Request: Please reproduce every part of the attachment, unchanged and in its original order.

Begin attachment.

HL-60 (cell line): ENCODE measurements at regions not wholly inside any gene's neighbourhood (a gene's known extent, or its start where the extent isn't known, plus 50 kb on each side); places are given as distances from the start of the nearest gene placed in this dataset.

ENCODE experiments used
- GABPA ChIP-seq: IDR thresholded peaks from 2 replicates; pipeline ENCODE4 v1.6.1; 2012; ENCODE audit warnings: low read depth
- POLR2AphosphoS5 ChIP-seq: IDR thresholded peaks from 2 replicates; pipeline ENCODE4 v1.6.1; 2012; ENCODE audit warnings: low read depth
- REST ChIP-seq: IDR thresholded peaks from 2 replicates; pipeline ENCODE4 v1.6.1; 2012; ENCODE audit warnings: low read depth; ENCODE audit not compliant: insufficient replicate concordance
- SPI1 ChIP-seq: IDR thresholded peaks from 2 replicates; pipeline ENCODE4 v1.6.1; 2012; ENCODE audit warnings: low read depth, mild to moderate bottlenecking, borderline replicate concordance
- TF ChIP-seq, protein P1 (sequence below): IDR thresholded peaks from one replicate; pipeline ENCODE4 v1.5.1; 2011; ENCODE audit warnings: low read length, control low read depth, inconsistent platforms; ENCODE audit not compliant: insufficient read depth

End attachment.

HL-60 (cell line): ENCODE measurements at regions not wholly inside any gene's neighbourhood (a gene's known extent, or its start where the extent isn't known, plus 50 kb on each side); places are given as distances from the start of the nearest gene placed in this dataset.

ENCODE experiments used
- GABPA ChIP-seq: IDR thresholded peaks from 2 replicates; pipeline ENCODE4 v1.6.1; 2012; ENCODE audit warnings: low read depth
- POLR2AphosphoS5 ChIP-seq: IDR thresholded peaks from 2 replicates; pipeline ENCODE4 v1.6.1; 2012; ENCODE audit warnings: low read depth
- REST ChIP-seq: IDR thresholded peaks from 2 replicates; pipeline ENCODE4 v1.6.1; 2012; ENCODE audit warnings: low read depth; ENCODE audit not compliant: insufficient replicate concordance
- SPI1 ChIP-seq: IDR thresholded peaks from 2 replicates; pipeline ENCODE4 v1.6.1; 2012; ENCODE audit warnings: low read depth, mild to moderate bottlenecking, borderline replicate concordance
- TF ChIP-seq, protein P1 (sequence below): IDR thresholded peaks from one replicate; pipeline ENCODE4 v1.5.1; 2011; ENCODE audit warnings: low read length, control low read depth, inconsistent platforms; ENCODE audit not compliant: insufficient read depth